"Good" "Mistakes" and "How" in Medical Education and Practice
I found a written paper which clearly summarizes in a relatively few words much of what I have posted since July of last year about medical education and the practice of medicine. The paper is by Ladislav Šoltés and it is titled
Medical ethics in Slovakia. Go to the website to read the full article including the portion on Slovakian medical ethics. I fully agree with the view of medicine as presented below by Ladislav. I also want to point out an important point he makes: "'How to learn' rather than 'what' you to learn, is the critical issue."
I can give an example from my medical school teaching activities. What is most important is for the students faced with a myriad of accumulated diagnoses they have studied, to learn how to think out a differential diagnosis of a sick patient. Just knowing a lot of diseases is not good enough. ..Maurice.
My paper is divided in two different (but in reality) related aspects. In the first part 1 would like to analyse some aspects of medical and ethical educations from our point of view and, in the second, Slovak experiences in establishing ethics in medicine and health care and legal support for medical ethics.
The universal nature and meaning of medicine itself proves that medicine is inherently ethical. In every cultural context medicine is needed, recognized and valued by all. ( ucha, J., 1997) That medical education which aims at making its students and physicians good doctors is not an individualistic task, (me and my students, my colleagues, etc.), it takes place within a context of medical practise, a medical community, that although concrete in particular place and time, is also of universal significance.
The moral integrity of health professionals should be saved by permanent ethical education and training and by developing and strengthening their up to date professional competence.
What is a good medicine? What makes for a "good" doctor? But the essential underlying question is: "who has the competence to judge what is good or bad; whether the doctor is good or not?" To claim this competence is audacious. The physician plays many roles, not only one. And to be good as a diagnostic, a therapist, a head of department, a confessor or husband and father, is not a state, rather,' it is a process. A physician maintains, increases his goodness by improvement: he must maintain and defend it, or he may regress and loose lt. To be a good means to endeavour to become good and to continue that goodness.
Albert Schweitzer (who became a physician in order to become the better theologian), pointed out the ethics of respect to life, to the ethics and to science. In this sense, science and life, in medical praxes, go together and their relation is like the relationship between a good coalition and a good opposition. The process to become a good doctor is an education of self-awareness.
The relation between professional and private life can not be one of independence in relationship to each other. The one who is fighting for rights, liberty and justice, must not be a despot in his own family, cannot mislead his nearests and has to be fair also in his own family. In reforming the surrounding world we may not neglect ourselves. It is the testimony to the values, in the name of which we are acting. (~olt6s, L., 1997)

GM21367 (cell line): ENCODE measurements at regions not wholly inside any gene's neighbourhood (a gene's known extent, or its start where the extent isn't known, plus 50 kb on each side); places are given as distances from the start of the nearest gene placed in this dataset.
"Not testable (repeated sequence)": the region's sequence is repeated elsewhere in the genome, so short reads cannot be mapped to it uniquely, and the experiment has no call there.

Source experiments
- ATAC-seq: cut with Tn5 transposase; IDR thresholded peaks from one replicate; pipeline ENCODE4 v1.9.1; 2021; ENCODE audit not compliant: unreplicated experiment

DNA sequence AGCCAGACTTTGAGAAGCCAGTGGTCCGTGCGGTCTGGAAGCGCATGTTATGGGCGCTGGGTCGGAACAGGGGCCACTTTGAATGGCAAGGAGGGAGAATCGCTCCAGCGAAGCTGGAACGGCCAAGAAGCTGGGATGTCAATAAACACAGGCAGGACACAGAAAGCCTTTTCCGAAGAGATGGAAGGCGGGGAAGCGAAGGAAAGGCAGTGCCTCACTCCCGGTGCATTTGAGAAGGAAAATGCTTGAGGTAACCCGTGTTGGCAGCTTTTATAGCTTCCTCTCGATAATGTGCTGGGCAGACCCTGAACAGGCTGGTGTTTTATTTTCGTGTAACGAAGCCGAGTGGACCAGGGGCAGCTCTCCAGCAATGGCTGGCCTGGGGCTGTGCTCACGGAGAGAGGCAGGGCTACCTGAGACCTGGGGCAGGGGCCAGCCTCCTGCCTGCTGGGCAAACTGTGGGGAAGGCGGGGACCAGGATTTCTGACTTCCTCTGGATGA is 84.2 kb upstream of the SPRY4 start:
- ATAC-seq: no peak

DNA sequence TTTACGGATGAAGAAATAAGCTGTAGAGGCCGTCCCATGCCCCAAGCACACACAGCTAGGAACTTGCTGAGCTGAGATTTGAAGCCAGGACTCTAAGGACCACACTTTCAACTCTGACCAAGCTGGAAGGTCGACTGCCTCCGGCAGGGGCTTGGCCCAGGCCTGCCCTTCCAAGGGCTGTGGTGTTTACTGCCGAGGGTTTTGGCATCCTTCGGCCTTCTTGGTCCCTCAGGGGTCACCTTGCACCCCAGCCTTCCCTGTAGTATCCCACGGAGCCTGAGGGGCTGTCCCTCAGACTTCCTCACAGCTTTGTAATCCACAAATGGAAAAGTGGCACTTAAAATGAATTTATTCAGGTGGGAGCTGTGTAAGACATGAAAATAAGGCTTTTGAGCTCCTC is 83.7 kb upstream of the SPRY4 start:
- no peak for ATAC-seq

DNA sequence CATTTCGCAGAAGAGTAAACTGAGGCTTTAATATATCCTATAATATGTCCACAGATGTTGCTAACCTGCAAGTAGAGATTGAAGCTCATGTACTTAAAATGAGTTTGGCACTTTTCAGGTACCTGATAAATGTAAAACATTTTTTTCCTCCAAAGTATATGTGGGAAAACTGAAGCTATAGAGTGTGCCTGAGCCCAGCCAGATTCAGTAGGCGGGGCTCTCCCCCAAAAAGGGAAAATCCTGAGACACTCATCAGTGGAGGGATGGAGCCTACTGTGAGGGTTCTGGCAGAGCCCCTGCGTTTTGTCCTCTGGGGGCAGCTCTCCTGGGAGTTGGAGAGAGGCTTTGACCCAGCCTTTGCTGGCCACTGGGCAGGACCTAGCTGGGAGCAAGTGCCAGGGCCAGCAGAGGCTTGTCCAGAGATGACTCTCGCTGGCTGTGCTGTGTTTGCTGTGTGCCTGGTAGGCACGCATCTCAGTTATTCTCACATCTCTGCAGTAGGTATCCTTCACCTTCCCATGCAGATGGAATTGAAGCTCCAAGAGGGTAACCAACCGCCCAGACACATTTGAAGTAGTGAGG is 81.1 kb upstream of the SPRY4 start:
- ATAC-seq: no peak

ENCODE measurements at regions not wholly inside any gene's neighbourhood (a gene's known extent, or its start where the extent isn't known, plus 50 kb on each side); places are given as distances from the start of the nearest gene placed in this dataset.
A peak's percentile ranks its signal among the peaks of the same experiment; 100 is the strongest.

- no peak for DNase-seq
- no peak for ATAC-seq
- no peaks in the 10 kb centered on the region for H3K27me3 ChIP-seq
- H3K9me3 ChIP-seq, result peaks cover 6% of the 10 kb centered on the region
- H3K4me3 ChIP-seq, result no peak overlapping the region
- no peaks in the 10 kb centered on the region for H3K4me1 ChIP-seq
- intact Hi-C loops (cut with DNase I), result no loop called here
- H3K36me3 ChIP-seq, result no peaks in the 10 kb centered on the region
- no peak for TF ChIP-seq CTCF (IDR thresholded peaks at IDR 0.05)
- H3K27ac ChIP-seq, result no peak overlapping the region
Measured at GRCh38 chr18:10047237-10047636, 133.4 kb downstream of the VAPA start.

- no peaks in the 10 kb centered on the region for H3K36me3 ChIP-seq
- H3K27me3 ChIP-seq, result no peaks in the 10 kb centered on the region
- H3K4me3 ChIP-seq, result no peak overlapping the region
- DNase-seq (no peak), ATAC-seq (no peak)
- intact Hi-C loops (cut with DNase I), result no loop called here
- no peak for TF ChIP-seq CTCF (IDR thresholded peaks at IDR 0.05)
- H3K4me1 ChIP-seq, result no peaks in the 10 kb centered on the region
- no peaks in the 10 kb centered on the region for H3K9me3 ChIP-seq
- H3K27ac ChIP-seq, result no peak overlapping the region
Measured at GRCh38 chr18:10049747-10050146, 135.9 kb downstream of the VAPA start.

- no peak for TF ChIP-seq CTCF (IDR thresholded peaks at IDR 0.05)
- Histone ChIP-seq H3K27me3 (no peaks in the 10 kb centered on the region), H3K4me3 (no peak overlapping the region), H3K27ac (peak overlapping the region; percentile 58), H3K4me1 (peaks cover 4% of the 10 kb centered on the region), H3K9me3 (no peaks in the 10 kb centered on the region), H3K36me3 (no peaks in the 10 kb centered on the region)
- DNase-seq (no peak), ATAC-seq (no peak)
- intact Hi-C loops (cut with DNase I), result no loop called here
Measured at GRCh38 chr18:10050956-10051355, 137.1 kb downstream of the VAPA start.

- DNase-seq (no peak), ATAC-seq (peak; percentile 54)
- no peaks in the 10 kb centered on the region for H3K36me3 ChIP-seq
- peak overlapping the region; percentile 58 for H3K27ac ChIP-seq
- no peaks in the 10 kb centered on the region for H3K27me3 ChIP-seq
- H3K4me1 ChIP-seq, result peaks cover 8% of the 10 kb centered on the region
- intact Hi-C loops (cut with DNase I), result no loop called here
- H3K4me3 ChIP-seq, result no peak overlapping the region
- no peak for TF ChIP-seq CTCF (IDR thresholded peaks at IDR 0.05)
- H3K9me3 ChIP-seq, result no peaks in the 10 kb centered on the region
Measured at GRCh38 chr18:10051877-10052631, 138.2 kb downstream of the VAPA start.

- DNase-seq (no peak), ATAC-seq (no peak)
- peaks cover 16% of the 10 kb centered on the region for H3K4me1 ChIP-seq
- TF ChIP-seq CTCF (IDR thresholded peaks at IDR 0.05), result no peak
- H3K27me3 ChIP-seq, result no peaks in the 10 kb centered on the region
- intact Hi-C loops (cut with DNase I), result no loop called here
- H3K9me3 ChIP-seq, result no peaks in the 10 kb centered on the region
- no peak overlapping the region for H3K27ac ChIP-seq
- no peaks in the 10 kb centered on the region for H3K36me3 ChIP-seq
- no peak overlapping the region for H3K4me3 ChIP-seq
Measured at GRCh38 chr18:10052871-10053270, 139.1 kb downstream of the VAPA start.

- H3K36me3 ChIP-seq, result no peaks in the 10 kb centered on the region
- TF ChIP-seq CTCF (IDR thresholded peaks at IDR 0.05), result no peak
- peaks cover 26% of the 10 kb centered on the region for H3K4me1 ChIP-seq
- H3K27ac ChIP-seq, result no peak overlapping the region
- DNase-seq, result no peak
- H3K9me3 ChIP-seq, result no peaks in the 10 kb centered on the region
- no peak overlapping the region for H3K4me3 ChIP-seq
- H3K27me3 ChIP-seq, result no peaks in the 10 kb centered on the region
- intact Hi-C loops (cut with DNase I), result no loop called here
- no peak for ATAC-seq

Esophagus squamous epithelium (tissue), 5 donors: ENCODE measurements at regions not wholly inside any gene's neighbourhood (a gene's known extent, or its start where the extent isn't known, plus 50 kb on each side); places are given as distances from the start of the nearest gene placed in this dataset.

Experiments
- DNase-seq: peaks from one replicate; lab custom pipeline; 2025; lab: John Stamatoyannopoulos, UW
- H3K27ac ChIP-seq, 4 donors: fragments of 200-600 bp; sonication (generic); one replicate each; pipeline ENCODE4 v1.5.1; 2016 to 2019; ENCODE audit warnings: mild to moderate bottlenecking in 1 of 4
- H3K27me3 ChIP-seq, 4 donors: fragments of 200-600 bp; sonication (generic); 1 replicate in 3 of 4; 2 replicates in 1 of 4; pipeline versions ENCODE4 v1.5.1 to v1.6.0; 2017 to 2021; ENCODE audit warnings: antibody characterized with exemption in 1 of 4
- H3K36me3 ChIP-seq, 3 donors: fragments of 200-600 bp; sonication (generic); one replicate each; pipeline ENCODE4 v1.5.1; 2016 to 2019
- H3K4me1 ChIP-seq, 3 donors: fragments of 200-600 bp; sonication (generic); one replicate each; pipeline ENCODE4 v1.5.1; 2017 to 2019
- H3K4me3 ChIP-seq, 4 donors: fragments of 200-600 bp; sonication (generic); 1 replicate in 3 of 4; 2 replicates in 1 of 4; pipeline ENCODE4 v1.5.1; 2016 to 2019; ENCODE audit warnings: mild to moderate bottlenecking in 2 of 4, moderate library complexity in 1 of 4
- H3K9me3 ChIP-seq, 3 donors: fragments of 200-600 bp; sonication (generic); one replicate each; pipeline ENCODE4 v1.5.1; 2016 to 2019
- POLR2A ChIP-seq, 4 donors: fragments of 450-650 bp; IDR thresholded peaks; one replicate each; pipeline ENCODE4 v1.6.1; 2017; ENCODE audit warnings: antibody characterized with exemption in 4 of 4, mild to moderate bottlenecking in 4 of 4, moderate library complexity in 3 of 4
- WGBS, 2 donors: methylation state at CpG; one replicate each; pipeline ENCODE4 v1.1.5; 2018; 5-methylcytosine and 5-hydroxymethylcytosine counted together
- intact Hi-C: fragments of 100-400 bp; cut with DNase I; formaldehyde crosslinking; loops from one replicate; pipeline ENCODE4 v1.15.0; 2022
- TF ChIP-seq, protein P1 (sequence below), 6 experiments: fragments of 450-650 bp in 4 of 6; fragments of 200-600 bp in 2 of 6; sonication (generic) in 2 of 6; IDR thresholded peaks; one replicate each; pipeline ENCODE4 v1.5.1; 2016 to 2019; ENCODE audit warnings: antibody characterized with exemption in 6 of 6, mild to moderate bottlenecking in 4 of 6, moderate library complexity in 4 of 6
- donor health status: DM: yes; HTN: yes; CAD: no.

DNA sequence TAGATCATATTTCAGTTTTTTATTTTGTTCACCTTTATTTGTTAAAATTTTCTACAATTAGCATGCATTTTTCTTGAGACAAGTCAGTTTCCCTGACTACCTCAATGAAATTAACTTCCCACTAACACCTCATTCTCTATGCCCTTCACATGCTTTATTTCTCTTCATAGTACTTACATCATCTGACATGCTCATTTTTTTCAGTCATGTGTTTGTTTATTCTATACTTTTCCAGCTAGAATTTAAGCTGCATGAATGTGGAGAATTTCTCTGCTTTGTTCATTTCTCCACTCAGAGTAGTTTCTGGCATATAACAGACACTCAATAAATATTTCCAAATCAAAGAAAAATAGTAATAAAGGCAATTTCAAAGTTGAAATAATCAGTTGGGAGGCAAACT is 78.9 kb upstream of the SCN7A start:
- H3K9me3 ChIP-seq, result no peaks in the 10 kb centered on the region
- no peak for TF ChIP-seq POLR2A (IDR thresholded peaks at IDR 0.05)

Frustration, deprivation and mistakes are on all sides in a professional life. Physicians should be sensitive to their mistakes. The mistakes seduce. Every man who contemplates his mistakes knows how success is manipulated by his own mistakes. To face, no confront our own mistakes and the limitations of mistakes of the others is very difficult. The myth of seducer and temptater is one of the central myths of humanity. Certainty is not by chance. To be aware of mistakes is not only the rule of the scientific analysis but also an ethical imperative. To be good is a lifelong process. (bolts, L., 1995)
"How to learn" rather than "what" you to learn, is the critical issue. It is a fact that of the three basic questions in the teaching process, (i.e., the Why, What and How), the latter is often neglected.(Kou ilea, M., 1997)
Briefly, the "How" is the rationale, a set of organizational and operational principles and strategies underlying those processes which facilitate acquisition.
The basic premise is that the learning process must be selective and integrating rather than discrete. Our aim is meaningful learning: learning by understanding that is both selective and organizing. Efficient dealing with the information burden is one of the most urgent challenges in the world of both business and science. The renowned news agency, Reuters, has recently organized a conference in London addressing the questions :
a. How does the information overload affects our mental and physical health ? and,
b. How to survive the information deluge ?
A monster has been created which makes us feel inferior, incompetent, lost, and affected by " Information Fatigue Syndrome" causing physical illness and mental anguish. Paradoxically, one symptom is an addictive drive to seek even further information being obsessed by a fear of missing something important. The result is paralyses of analysis, characterized by distorted judgment, wrong decisions, flawed conclusions and even serious blunders. This carries ethical implications to our approach to our present and future problems.